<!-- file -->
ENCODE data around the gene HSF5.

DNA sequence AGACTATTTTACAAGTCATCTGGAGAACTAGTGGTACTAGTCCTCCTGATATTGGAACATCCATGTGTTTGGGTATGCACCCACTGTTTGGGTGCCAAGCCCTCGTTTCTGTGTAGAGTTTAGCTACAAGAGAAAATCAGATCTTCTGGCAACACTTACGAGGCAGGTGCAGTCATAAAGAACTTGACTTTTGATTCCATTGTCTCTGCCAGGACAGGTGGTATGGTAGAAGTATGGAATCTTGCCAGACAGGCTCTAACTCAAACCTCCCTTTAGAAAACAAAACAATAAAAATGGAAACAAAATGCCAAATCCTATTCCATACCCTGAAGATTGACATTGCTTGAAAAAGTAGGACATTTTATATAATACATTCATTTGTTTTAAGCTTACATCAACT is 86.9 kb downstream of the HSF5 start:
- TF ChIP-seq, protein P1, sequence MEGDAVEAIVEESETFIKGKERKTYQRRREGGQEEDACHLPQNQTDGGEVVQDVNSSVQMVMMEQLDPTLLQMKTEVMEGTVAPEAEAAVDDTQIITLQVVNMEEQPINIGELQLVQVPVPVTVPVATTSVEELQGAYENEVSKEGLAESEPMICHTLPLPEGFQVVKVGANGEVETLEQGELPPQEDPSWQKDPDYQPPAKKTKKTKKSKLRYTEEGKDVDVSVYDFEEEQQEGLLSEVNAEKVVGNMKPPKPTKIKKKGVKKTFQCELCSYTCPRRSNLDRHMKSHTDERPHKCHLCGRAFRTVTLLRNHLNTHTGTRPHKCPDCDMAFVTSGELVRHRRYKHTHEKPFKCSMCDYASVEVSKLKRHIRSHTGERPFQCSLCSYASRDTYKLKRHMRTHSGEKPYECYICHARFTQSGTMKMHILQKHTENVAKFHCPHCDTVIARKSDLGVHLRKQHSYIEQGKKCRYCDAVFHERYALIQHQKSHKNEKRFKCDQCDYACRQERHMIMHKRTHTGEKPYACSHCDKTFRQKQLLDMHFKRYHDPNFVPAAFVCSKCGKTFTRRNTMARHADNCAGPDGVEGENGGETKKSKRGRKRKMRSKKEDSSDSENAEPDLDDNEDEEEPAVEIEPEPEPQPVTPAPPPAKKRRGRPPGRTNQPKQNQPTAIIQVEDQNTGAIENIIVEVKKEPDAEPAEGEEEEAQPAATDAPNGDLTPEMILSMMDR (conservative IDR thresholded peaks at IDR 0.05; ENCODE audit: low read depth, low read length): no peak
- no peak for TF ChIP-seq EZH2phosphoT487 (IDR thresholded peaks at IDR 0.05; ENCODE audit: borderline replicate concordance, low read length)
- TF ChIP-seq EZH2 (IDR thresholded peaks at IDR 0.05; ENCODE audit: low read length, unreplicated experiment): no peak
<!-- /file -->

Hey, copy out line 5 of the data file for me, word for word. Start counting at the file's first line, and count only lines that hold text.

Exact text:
- TF ChIP-seq EZH2 (IDR thresholded peaks at IDR 0.05; ENCODE audit: low read length, unreplicated experiment): no peak